Thawing a brined turkey is no picnic. The process is long and full of potential pitfalls, but is it worth the effort? It depends on a lot of things.
First, how well was the turkey wrapped when you brined it? If you used air-tight packaging and a good brine, thawing the bird shouldn’t be too difficult. However, if you used cheap plastic wrap and your brine didn’t contain enough salt to season the turkey properly, thawing could be a real pain.
Second, how wet was your turkey when you finished brining it? If there was enough moisture in the bird to create juice that would drip into the brine below (and not just through its skin), thawing takes much longer than necessary.
Finally, how old is your turkey? Thawed turkeys that have been sitting out for more than 24 hours are much more likely to get freezer burn than their fresher counterparts (and any exposed exterior will develop blackish spots). Today we’ll look at whether or not it’s safe to freeze a brined turkey and what the risks are if you do so.
Is it safe to freeze a brined turkey?
When you freeze a brined turkey, you are attempting to make sure your bird stays as cold as possible while it thaws. It’s a great practice to help avoid bacteria growth in the freezer, but it won’t harm your turkey at all if you don’t do it right.
The most important thing to remember about freezing a brined turkey is that you can’t take shortcuts. You must salt the bird properly and allow plenty of time for the bird to thaw in the freezer before your dinner date arrives.
These two items combined can be the difference between a safe and a dangerous freeze. And if you’re really unsure about the freeze, don’t bother. Brining is a great method for producing a safe and tasty turkey, but it’s not an exact science.
The best course of action is to take your time, and don’t try to freeze a brined turkey if you’re not sure it can be done safely.
How long can you safely store a brined turkey?
If you follow the guidelines we laid out above, you can safely store a brined turkey in your freezer for up to one year. After that, bacteria may grow inside the bird, but it won’t be dangerous to you or your family.
Beyond one year, the turkey will continue to keep the same safe quality as it did the first year, but the longer it stays in your freezer, the more freezer burn it’s likely to develop on the exterior. Freezer burn can be a real problem for cooks who don’t monitor their food safely.
The sad part is that it’s easily fixed with something as simple as a oven cycle. Simply remove the turkey from your freezer, thaw it completely in the fridge, then place it back in the freezer for a few hours or a whole day. This little trick will bring your turkey back to life, fresh and ready to be cooked again.
The best way to thaw a frozen turkey
When you’re ready to thaw your frozen turkey, don’t just set it on the counter and hope for the best. It’s important to handle the bird as little as possible to prevent injury and to allow the thawing process enough time that bacteria doesn’t begin to grow inside the bird.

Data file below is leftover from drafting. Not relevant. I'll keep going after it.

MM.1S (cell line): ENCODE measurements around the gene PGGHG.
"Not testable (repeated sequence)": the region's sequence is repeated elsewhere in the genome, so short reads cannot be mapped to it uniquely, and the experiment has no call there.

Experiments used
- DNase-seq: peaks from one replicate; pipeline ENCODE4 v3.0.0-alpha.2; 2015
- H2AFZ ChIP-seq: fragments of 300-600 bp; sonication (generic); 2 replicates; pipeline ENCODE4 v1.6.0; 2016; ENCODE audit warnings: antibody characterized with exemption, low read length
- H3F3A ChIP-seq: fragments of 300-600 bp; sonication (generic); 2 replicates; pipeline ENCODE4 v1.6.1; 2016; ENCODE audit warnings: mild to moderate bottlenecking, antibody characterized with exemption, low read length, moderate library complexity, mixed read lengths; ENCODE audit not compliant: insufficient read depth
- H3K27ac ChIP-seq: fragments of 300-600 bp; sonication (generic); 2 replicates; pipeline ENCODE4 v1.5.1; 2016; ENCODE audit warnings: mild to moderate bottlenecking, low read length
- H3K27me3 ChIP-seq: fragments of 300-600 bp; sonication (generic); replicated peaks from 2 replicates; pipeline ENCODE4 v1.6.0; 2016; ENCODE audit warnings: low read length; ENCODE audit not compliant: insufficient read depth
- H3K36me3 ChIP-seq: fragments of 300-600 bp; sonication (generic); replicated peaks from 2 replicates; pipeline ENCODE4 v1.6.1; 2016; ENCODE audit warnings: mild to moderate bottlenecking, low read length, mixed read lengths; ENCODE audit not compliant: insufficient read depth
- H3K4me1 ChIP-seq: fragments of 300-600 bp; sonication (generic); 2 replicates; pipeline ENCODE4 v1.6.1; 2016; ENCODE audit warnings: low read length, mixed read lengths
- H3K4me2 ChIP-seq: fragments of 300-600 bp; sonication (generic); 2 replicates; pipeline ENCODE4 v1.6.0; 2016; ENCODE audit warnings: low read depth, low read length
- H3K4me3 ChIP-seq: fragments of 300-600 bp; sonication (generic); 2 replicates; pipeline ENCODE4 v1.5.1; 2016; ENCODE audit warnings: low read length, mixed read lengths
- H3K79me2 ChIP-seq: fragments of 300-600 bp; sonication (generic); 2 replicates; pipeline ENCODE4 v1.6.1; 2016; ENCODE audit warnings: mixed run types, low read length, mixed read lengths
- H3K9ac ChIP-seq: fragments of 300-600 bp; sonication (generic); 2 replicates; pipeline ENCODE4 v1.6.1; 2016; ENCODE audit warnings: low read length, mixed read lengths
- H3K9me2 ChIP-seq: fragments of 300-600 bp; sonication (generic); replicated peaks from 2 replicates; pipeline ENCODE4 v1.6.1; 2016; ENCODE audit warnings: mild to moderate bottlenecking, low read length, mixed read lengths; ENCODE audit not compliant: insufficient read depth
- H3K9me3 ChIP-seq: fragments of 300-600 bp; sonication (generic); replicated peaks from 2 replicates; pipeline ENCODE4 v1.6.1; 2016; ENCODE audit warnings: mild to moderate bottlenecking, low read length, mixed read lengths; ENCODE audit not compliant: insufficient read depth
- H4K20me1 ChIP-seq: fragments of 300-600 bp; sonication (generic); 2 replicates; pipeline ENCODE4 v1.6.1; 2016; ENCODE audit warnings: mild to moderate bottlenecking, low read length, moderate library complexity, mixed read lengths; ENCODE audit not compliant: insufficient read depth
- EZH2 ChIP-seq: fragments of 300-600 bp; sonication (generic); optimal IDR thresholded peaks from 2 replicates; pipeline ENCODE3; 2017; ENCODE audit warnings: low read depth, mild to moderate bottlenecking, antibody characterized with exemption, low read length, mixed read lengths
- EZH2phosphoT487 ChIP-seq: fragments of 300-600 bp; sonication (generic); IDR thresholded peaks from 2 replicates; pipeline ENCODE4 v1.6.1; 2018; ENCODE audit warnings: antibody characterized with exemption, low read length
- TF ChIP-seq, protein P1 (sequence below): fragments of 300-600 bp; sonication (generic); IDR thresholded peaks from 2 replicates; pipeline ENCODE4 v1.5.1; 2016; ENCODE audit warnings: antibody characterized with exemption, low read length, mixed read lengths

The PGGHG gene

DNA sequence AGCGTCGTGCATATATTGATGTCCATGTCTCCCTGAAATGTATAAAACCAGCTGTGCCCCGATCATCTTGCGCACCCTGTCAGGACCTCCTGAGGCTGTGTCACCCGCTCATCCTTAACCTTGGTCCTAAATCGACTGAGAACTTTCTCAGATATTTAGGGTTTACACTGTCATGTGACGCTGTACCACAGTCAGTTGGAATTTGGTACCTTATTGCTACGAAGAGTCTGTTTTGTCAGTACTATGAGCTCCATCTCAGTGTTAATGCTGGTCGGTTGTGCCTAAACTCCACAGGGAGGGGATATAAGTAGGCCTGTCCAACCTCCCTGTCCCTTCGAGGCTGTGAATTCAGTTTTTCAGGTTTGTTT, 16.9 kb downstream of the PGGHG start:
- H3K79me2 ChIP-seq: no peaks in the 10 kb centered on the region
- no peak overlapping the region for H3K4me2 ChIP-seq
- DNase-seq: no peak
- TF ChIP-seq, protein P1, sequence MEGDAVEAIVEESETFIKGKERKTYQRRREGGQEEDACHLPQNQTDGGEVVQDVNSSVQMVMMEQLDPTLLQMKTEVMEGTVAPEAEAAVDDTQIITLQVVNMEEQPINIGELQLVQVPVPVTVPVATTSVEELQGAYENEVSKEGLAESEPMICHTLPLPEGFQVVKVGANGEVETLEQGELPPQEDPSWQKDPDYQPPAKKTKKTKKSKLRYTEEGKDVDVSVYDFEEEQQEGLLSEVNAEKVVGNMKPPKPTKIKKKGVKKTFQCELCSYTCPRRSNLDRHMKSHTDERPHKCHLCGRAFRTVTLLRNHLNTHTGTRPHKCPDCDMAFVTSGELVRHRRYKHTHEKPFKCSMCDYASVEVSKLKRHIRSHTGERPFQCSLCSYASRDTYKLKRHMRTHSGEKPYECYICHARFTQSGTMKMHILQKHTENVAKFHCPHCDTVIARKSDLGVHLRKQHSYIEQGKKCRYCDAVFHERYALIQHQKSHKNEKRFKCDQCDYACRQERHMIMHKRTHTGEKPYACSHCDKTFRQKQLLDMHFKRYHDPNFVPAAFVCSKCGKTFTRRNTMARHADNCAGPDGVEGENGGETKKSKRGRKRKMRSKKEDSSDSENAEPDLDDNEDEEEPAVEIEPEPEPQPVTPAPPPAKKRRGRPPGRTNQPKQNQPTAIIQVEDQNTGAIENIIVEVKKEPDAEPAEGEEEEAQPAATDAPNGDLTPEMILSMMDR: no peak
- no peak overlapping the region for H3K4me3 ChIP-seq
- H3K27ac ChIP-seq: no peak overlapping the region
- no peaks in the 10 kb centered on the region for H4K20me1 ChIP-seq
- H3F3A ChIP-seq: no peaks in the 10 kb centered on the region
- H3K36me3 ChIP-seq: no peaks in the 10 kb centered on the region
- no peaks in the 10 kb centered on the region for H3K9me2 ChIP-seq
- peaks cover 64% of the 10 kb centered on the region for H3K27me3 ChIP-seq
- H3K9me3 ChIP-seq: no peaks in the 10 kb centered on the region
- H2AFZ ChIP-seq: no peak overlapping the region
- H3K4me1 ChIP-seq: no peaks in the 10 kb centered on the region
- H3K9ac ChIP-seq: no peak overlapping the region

In fact, the USDA recommends thawing your turkey in the refrigerator, not on the counter, so that the thawing process isn’t interrupted. This will help to keep bacteria inside the bird at bay, while also keeping it safe from any dangerous bacteria lurking in the fridge’s perishable foods.
When you do finally reach the point of thawing your turkey, you’ll have a few options. You can either leave it in pieces and slowly thaw it in the fridge or you can defrost it in the microwave. But defrosting in the microwave isn’t the best option.
While you can defrost a turkey in a microwave, you can’t thaw it in the same way. Microwaved turkeys must be eaten frozen, and this effectively burns the turkey while thawing it.
To prevent either of these issues, only thaw your turkey in the fridge and keep it in a bowl or other container. This will allow the thawing process to happen slowly, while also reducing the chance that bacteria from other foods will contaminate the bird.
What are the risks of freezing your turkey?
Freezing a brined turkey has its risks, but in most cases, they’re mild. The biggest risk is freezer burn, which is caused when excess moisture builds up in the bird and causes the exterior to develop black spots.
Once this happens, removing them is as simple as running the turkey through the oven cycle. Beyond that, only bad bacteria from the bird itself may be a problem. If you don’t allow your turkey to thaw in the fridge and you defrost it in the microwave, the worst-case scenario is that the food inside is ruined.
This is a significant risk, but it can easily be avoided by thawing your turkey in the fridge and allowing it to thaw slowly while in the safe environment of your fridge. If you do this, you can be sure that your turkey is safe to eat.
So should you freeze your brined turkey?
If you want to freeze your brined turkey, go right ahead. The turkey will taste great, and frozen brined turkeys are safe to eat without any special preparation, according to the USDA.
While freezing is an option, brining the turkey is much easier and safer. It will be just as tasty, with a much easier and faster prep time. And the best part? It’s cheaper, too. Brining your turkey is a great way to ensure a delicious meal every time, but it’s also an excellent way to save money during the holidays. You can easily save hundreds of dollars by making your own brined turkey every year.
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